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the Dissolution, “a White Doe, say the aged people of the neighbourhood, long continued to make a weekly pilgrimage from Rylstone over the fells of Bolton, and was constantly found in the Abbey Church-yard during divine service; after the close of which she returned home as regularly as the rest of the congregation.”— Da Whitaken 's History of the Deanery of Craven.— Rylstone was the property and residence of the Nortons, distinguished in that ill-advised and unfortunate Insurrection, which led me to connect with this tradition the principal circumstances of their fate, as recorded in the Ballad. * Bolton Priory,” says Dr Whitaker in his excellent book, The History and Antiquities of the Deanery of Craven, “stands upon a beautiful curvature of the Wharf, on a level sufficiently elevated to protect it from inundations, and low enough for every purpose of picturesque effect. • Opposite to the East window of the Priory Church, the river washes the foot of a rock nearly perpendicular, and of the richest purple, where several of the mineral beds, which break out, instead of maintaining their usual inclination to the horizon, are twisted by some inconceivable process into undulating and spiral lines. To the South all is soft and delicious; the eye reposes upon a few rich pastures, a moderate reach of the river, sufficiently tranquil to form a mirror to the sun, and the bounding hills beyond, neither too near nor too lofty to exclude, even in winter, any portion of his rays. “But, after all, the glories of Bolton are on the North. Whatever the most fastidious taste could require to constitute a perfect landscape is not only found here, but in its proper place. In front, and immediately under the eye, is a smooth expanse of park-like enclosure, spotted with native elm, ash, etc. of the finest growth : on the right a skirting oak wood, with jutting points of grey rock, on the left a rising copse. Still forward, are seen the aged groves of Bolton Park, the growth of centuries; and farther yet, the barren and rocky distances of Simon-seat and Barden Fell contrasted with the warmth, fertility, and luxuriant foliage of the valley below. “About half a mile above Bolton the valley closes, and either side of the Wharf is overhung by solemn woods, from which huge perpendicular masses of grey rock jut out at intervals. “This sequestered scene was almost inaccessible till of late, that ridings have been cut on both sides of the River, and the most interesting points laid open by judicious thinnings in the woods. Here a tributary stream rushes from a waterfall, and bursts through a woody glen to mingle its waters with the Wharf: there the Wharf itself is nearly lost in a deep cleft in the rock, and next becomes a horned flood enclosing a woody island—sometimes it reposes for a moment, and then resumes its native character, lively, irregular, and impetuous. “The cleft mentioned above is the tremendous Sraid. This chasm, being incapable of receiving the winter floods, has formed, on either side, a broad strand of naked gritstone full of rock-basins, or pots of the Linn, which bear witness to the restless impetuosity of so many Northern torrents. But, if here Wharf is lost to the eye, it amply repays another sense by its deep and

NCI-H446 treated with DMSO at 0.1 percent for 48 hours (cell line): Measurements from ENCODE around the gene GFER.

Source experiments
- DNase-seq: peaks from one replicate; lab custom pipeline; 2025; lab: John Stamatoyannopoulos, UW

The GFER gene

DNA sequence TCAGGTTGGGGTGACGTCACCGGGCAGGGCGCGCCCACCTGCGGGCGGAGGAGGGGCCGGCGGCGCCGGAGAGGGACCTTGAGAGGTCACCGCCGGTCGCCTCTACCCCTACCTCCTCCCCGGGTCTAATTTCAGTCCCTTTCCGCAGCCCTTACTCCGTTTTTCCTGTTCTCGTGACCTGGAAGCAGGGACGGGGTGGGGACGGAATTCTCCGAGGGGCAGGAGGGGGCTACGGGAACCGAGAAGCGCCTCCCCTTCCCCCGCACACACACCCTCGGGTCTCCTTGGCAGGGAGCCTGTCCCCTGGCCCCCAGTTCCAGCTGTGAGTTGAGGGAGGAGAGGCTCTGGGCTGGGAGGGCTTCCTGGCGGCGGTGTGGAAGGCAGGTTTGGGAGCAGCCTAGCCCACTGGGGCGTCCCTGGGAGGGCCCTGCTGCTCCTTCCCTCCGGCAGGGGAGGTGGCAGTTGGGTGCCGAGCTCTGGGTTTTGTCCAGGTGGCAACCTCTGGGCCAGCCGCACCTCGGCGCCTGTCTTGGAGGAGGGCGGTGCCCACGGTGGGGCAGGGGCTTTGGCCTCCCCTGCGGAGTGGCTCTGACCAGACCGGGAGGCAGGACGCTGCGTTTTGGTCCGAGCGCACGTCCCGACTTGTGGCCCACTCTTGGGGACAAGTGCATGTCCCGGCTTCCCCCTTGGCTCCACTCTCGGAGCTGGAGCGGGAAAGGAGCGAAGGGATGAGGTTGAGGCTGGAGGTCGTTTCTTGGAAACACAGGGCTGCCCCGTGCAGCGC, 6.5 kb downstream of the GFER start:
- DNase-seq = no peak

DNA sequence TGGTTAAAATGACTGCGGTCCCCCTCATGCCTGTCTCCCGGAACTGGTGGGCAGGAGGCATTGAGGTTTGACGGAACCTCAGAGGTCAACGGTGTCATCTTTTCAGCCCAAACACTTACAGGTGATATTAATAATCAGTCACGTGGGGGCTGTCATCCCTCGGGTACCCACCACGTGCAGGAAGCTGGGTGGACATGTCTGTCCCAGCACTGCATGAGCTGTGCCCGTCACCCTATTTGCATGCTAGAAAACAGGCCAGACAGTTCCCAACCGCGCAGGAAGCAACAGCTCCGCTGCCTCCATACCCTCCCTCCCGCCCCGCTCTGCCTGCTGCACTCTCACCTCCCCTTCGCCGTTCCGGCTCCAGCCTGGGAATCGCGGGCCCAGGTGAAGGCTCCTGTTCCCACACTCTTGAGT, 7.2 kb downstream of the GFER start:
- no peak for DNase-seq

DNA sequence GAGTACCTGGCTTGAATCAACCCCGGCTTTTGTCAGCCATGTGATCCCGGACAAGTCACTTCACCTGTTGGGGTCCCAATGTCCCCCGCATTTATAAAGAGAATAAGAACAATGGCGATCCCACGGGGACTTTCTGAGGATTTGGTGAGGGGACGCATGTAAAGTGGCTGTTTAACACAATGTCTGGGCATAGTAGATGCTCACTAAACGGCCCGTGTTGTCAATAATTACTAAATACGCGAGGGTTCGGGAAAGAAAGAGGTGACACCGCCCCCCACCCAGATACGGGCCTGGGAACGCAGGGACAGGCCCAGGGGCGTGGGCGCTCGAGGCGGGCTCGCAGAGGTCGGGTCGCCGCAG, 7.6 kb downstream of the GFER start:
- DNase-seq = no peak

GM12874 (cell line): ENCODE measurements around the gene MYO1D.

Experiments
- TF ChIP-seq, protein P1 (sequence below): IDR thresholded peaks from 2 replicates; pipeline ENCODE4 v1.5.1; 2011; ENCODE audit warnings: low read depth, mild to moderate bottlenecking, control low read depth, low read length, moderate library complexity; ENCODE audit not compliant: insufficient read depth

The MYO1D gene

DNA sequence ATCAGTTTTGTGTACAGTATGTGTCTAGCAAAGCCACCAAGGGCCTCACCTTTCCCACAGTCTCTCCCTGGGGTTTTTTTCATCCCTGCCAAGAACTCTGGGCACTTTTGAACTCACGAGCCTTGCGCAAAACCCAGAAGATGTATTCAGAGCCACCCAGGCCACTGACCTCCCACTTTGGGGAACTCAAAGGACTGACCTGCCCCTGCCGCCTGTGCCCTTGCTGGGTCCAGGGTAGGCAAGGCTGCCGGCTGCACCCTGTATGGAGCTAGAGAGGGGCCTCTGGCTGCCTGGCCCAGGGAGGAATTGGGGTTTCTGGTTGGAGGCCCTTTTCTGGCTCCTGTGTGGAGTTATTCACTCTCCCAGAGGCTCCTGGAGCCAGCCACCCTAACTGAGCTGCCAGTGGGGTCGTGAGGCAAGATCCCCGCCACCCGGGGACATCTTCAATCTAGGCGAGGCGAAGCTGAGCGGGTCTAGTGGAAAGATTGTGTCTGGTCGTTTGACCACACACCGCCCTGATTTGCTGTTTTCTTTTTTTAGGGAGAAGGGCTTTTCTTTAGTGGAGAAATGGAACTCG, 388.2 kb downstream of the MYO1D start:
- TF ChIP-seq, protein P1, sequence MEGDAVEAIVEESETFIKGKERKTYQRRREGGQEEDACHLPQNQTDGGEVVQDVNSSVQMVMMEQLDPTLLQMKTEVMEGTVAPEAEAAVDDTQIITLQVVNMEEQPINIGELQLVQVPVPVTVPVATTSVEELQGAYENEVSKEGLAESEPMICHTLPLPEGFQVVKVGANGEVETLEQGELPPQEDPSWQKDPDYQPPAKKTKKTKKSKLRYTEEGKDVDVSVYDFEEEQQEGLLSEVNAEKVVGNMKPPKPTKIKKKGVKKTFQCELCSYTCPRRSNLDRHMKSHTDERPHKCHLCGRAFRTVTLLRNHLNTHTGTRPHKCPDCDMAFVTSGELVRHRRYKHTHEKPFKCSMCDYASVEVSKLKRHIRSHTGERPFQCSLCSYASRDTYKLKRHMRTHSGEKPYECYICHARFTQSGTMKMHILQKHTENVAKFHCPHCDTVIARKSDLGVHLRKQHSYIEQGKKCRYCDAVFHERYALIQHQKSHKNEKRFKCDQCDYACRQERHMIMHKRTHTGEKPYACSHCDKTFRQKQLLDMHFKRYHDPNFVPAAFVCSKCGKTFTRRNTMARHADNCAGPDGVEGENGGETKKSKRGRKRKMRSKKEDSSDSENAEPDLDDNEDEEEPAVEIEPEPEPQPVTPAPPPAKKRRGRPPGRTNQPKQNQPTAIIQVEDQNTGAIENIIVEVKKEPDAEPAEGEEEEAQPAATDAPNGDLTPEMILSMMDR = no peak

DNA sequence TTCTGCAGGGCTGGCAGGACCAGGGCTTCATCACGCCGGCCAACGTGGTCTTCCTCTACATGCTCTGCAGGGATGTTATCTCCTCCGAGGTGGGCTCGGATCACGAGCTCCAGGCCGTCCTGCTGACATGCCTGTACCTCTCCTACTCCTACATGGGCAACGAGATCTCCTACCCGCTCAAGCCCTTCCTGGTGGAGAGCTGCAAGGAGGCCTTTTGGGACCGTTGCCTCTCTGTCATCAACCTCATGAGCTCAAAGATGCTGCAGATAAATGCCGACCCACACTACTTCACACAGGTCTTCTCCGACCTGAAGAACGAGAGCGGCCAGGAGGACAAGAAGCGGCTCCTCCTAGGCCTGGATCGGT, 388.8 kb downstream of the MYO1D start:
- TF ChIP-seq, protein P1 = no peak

Note 7. Page 192, col. 1. who loved the Shepherd Lord to meet.
At page 9o of this volume, will be found a poem entitled, a Song at the Feast of Brougham Castle, upon the Restoration of Lord Clifford the Shepherd to the Estates and Honours of his Ancestors.” To that Poem is annexed an account of this persouage, chiefly extracted from Burn's and Nicholson's History of Cumberland and Westmorland. It gives me pleasure to add these further particulars concerning him from Dr Whitaker, who says, “ he retired to the solitude of Barden, where he seems to have enlarged the tower out of a common keeper's lodge, and where he found a